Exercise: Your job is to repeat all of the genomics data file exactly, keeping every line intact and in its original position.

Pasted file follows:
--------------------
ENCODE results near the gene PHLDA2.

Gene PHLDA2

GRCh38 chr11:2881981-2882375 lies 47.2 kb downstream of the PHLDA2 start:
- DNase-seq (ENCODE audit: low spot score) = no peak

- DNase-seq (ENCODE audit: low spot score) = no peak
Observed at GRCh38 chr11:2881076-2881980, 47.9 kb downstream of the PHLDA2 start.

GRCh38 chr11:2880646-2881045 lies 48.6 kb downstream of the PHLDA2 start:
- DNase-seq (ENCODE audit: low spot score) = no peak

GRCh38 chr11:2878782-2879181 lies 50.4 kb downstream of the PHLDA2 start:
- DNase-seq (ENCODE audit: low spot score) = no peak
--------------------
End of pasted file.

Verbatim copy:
ENCODE results near the gene PHLDA2.

Gene PHLDA2

GRCh38 chr11:2881981-2882375 lies 47.2 kb downstream of the PHLDA2 start:
- DNase-seq (ENCODE audit: low spot score) = no peak

- DNase-seq (ENCODE audit: low spot score) = no peak
Observed at GRCh38 chr11:2881076-2881980, 47.9 kb downstream of the PHLDA2 start.

GRCh38 chr11:2880646-2881045 lies 48.6 kb downstream of the PHLDA2 start:
- DNase-seq (ENCODE audit: low spot score) = no peak

GRCh38 chr11:2878782-2879181 lies 50.4 kb downstream of the PHLDA2 start:
- DNase-seq (ENCODE audit: low spot score) = no peak